Judith: And of course for humans this is amazing if you...I mean, what people dread about old age is those last years of life when going to you go through a nursing home and people are, they're barely mobile and you know they can't hear, and they can't see, and they're depressed for good reason. But you know, I think the image now of being able to be vibrant and then who knows what will do you in the end, but you know, we will die but I think what we mostly fear is those last few years of life where the quality of life is very poor.
Rhonda: Where you're degenerative, and you know, a lot of these diseases that are degenerative diseases aren't necessarily like going to kill you right away or going to as you said you could have you know maybe macular degeneration or sarcopenia. It's something where it's just a little slow and miserable and you can't function as well.
Judith: And then brain going to degeneration of the brains. I mean, dying of cancer is no fun but I think many people fear even more, this loss of cognition. It's like you lose yourself and then the incredible burden on the family. And so the idea is to try to compress that period of morbidity so that the last years of life going to you die maybe have a heart attack on the tennis court and you're winning. There's a lovely quotation from Thurgood Marshall. He was our first black Supreme Court justice, this was in the 1960s and someone had the nerve to ask him how long he plans to live, a lifetime appointment right, you know. And he said, "I plan to die at 110 from a bullet wound from a jealous husband."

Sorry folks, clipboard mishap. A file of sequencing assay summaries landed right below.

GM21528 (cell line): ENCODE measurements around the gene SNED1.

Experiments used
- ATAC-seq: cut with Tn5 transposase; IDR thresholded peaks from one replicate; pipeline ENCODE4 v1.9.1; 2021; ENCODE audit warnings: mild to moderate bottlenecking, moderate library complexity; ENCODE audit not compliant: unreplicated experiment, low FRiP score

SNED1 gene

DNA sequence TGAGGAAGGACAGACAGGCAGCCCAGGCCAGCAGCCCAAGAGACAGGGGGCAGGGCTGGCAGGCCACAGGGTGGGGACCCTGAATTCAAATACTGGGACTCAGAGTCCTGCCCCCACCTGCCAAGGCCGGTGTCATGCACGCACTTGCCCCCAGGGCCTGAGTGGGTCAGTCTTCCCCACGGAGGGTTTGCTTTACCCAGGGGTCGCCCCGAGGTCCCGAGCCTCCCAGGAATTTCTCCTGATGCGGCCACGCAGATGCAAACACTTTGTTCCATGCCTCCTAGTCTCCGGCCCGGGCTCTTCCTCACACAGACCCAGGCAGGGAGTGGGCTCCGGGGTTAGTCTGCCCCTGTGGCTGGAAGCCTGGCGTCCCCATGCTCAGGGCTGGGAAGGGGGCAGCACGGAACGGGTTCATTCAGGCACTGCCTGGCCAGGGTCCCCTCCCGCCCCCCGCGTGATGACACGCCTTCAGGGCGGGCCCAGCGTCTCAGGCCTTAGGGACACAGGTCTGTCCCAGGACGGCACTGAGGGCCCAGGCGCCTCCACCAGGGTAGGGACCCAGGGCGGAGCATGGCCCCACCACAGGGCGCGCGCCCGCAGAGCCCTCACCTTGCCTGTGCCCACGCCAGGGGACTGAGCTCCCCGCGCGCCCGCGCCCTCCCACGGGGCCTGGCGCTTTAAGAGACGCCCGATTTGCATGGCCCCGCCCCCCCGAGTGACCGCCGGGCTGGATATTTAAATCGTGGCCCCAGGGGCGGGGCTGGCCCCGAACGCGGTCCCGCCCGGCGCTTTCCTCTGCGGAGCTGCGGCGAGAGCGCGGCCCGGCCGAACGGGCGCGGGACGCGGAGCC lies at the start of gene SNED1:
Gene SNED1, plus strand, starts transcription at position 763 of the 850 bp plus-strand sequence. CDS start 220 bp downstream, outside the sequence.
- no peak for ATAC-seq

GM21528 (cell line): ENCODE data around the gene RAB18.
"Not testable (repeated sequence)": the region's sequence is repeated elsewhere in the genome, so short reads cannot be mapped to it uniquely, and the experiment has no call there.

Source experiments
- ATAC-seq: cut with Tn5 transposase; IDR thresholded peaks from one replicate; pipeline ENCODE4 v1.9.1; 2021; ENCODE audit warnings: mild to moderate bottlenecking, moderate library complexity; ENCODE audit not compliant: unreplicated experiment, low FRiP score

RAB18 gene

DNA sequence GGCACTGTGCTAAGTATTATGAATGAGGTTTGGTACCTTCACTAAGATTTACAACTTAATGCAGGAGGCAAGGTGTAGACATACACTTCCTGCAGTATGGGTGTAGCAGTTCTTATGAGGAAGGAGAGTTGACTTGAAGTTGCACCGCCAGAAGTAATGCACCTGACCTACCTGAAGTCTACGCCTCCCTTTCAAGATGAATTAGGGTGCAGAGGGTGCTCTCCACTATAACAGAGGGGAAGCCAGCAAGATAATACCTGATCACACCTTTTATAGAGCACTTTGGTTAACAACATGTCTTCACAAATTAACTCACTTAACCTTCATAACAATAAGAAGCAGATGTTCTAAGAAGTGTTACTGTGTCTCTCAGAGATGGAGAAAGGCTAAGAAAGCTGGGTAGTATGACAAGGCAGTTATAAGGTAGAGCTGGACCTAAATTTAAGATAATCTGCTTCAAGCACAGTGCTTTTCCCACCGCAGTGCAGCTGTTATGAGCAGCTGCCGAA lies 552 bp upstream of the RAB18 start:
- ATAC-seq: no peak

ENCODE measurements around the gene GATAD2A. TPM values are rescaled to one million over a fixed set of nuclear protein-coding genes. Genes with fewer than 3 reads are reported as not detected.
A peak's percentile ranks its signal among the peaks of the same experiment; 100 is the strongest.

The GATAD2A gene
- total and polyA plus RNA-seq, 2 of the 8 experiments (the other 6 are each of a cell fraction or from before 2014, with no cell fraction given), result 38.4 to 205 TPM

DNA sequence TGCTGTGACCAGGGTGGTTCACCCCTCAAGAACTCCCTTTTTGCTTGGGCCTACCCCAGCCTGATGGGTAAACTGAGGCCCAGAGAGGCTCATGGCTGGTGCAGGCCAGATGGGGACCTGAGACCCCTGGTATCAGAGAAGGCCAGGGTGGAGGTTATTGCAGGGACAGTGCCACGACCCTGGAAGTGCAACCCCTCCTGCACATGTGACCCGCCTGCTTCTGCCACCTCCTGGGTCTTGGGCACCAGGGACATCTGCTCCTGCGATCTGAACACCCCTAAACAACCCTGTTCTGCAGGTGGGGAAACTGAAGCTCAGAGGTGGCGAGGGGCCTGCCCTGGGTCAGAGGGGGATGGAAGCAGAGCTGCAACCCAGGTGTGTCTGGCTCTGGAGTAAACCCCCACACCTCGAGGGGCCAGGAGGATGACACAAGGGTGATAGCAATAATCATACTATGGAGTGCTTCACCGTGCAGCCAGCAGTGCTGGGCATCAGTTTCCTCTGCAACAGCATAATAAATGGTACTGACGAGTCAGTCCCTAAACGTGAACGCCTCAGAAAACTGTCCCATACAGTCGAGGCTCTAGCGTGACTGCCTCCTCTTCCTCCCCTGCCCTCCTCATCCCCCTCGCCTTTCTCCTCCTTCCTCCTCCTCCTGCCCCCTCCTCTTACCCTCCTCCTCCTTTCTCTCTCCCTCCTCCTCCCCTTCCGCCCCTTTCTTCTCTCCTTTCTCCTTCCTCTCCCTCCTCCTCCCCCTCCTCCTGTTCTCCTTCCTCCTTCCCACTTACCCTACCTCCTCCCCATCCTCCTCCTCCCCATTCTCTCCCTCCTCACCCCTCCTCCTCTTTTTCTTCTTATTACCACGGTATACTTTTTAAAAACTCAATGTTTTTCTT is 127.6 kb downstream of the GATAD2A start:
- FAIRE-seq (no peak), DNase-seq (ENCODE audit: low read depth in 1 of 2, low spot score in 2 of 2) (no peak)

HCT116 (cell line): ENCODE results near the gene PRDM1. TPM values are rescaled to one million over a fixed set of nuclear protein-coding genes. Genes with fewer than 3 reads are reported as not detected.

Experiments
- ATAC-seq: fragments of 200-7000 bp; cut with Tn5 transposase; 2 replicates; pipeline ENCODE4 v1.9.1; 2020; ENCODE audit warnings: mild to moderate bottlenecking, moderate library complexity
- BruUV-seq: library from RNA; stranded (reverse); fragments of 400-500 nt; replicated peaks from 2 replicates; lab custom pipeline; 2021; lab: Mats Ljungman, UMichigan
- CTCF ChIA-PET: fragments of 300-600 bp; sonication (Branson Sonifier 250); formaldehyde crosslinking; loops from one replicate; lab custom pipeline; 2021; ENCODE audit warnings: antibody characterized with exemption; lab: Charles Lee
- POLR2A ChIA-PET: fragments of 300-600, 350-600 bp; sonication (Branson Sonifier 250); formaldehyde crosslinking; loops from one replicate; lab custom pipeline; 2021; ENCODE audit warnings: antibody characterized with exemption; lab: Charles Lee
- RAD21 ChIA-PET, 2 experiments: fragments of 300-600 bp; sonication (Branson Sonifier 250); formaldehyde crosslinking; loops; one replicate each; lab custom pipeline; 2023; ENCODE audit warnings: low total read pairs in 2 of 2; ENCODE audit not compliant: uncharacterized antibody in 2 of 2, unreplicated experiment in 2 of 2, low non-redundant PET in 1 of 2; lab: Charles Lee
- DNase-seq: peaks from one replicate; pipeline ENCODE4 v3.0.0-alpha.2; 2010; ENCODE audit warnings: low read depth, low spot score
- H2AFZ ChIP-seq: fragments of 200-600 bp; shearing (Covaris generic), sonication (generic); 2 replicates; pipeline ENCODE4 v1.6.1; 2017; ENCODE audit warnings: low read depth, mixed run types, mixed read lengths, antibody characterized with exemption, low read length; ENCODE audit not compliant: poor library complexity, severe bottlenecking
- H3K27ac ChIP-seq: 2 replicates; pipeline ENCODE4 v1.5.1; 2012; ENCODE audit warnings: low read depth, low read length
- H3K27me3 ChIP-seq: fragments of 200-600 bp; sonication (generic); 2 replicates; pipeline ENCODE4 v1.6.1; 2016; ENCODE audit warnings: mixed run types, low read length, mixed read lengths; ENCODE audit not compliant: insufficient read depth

Rhonda: That's pretty funny. Talking about the brain, you just mentioned the brain. I've always been curious about what tissues...if certain tissues accumulate more senescent cells than other tissues, including in the brain.
Judith: Yeah. So we and others have looked at senescence in the brain. Based on the markers we have, so I should also preface this by saying, we don't have perfect markers for senescence cells. There are many markers, and so we tend to have some confidence that we say a cell is senescent if we look at multiple markers and we say, "Well, it's a good chance, this is a senescence cell." So the best markers that we have have been used in the brain by a number of laboratories and it seems that the cells that are more likely to become senescent in the brain are astrocytes.
Rhonda: Splitting cells.